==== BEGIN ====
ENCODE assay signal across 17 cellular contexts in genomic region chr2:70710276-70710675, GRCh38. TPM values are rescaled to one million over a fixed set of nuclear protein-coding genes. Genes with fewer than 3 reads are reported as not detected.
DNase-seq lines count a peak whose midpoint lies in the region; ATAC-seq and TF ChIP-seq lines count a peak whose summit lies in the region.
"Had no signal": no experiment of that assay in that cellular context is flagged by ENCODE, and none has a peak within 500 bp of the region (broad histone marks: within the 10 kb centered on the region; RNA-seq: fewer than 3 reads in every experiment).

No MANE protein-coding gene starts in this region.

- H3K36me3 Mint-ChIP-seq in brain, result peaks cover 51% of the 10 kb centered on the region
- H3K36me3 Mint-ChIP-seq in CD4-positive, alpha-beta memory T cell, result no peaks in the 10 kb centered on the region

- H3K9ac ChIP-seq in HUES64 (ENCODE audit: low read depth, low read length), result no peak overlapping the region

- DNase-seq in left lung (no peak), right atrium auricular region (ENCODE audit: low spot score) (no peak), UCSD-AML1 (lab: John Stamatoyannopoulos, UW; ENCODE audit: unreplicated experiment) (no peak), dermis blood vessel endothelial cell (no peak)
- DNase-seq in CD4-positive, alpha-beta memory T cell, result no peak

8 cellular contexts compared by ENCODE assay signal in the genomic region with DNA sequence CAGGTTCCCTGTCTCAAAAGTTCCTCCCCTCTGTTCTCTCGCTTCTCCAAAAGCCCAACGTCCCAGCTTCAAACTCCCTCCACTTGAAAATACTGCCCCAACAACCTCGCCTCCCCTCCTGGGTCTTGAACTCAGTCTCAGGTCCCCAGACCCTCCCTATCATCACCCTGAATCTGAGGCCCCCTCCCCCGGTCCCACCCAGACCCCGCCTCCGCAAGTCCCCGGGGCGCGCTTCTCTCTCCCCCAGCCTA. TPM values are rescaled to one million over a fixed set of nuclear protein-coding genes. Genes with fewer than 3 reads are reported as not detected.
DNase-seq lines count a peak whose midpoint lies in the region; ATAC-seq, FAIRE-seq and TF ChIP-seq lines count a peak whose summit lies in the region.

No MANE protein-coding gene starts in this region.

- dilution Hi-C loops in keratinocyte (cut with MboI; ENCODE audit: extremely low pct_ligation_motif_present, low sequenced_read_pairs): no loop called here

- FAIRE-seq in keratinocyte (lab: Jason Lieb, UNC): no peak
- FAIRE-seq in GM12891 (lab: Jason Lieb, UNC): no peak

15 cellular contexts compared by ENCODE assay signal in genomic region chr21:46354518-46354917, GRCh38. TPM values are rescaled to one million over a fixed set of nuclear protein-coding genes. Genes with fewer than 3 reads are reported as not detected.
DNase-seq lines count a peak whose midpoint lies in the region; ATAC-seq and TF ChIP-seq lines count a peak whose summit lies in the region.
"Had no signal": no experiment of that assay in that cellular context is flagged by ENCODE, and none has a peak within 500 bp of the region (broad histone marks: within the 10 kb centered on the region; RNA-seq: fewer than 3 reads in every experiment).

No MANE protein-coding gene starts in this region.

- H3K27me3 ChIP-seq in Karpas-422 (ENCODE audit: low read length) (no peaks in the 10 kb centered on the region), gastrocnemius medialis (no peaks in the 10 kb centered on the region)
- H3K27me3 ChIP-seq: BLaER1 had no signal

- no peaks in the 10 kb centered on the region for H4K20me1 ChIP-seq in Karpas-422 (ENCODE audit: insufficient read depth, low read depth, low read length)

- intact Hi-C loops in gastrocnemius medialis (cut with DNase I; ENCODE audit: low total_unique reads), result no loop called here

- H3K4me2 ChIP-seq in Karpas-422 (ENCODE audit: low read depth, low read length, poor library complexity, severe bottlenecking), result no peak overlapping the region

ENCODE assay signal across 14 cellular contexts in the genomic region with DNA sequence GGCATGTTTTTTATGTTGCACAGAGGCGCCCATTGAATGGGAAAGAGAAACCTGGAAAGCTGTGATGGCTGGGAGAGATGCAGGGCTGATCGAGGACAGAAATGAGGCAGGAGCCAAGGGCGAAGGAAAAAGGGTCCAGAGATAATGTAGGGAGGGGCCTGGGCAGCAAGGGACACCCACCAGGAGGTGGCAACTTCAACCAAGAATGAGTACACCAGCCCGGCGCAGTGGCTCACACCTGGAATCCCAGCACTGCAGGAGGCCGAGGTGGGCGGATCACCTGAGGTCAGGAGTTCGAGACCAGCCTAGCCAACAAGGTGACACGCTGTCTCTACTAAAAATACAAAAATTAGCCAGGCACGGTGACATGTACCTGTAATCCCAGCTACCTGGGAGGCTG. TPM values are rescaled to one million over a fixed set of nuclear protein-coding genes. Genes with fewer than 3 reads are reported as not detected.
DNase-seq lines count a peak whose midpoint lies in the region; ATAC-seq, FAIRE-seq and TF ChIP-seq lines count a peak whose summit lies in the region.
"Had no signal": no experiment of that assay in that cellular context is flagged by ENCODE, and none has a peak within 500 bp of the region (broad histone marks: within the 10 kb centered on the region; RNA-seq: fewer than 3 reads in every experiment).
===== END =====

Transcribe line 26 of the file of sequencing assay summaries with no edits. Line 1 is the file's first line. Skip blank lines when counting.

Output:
DNase-seq lines count a peak whose midpoint lies in the region; ATAC-seq, FAIRE-seq and TF ChIP-seq lines count a peak whose summit lies in the region.